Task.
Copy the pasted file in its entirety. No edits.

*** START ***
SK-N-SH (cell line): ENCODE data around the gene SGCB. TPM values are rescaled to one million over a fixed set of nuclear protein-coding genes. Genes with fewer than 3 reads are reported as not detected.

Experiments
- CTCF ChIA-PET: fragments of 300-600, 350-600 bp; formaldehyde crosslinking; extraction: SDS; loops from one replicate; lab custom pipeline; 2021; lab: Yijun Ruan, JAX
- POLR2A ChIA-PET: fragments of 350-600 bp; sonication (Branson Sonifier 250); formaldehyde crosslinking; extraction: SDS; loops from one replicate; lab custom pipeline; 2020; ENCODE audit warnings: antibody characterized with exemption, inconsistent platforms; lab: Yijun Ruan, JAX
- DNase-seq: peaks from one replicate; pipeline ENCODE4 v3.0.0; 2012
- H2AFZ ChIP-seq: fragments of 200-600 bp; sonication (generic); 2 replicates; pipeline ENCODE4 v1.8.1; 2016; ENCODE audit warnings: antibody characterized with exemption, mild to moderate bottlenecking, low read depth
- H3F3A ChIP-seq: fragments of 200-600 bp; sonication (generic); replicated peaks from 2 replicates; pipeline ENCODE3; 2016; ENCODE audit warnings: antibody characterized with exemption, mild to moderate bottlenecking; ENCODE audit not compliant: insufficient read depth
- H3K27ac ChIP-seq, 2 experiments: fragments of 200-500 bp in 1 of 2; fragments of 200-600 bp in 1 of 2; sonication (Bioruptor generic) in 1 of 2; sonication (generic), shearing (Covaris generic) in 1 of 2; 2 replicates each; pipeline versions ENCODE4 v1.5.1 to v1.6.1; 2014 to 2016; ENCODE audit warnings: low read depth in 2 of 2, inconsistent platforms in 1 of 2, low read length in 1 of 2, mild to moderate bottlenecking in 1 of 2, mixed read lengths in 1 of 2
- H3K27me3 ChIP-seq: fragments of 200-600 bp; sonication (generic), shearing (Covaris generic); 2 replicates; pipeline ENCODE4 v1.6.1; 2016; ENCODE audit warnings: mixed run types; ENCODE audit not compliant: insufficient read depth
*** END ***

SK-N-SH (cell line): ENCODE data around the gene SGCB. TPM values are rescaled to one million over a fixed set of nuclear protein-coding genes. Genes with fewer than 3 reads are reported as not detected.

Experiments
- CTCF ChIA-PET: fragments of 300-600, 350-600 bp; formaldehyde crosslinking; extraction: SDS; loops from one replicate; lab custom pipeline; 2021; lab: Yijun Ruan, JAX
- POLR2A ChIA-PET: fragments of 350-600 bp; sonication (Branson Sonifier 250); formaldehyde crosslinking; extraction: SDS; loops from one replicate; lab custom pipeline; 2020; ENCODE audit warnings: antibody characterized with exemption, inconsistent platforms; lab: Yijun Ruan, JAX
- DNase-seq: peaks from one replicate; pipeline ENCODE4 v3.0.0; 2012
- H2AFZ ChIP-seq: fragments of 200-600 bp; sonication (generic); 2 replicates; pipeline ENCODE4 v1.8.1; 2016; ENCODE audit warnings: antibody characterized with exemption, mild to moderate bottlenecking, low read depth
- H3F3A ChIP-seq: fragments of 200-600 bp; sonication (generic); replicated peaks from 2 replicates; pipeline ENCODE3; 2016; ENCODE audit warnings: antibody characterized with exemption, mild to moderate bottlenecking; ENCODE audit not compliant: insufficient read depth
- H3K27ac ChIP-seq, 2 experiments: fragments of 200-500 bp in 1 of 2; fragments of 200-600 bp in 1 of 2; sonication (Bioruptor generic) in 1 of 2; sonication (generic), shearing (Covaris generic) in 1 of 2; 2 replicates each; pipeline versions ENCODE4 v1.5.1 to v1.6.1; 2014 to 2016; ENCODE audit warnings: low read depth in 2 of 2, inconsistent platforms in 1 of 2, low read length in 1 of 2, mild to moderate bottlenecking in 1 of 2, mixed read lengths in 1 of 2
- H3K27me3 ChIP-seq: fragments of 200-600 bp; sonication (generic), shearing (Covaris generic); 2 replicates; pipeline ENCODE4 v1.6.1; 2016; ENCODE audit warnings: mixed run types; ENCODE audit not compliant: insufficient read depth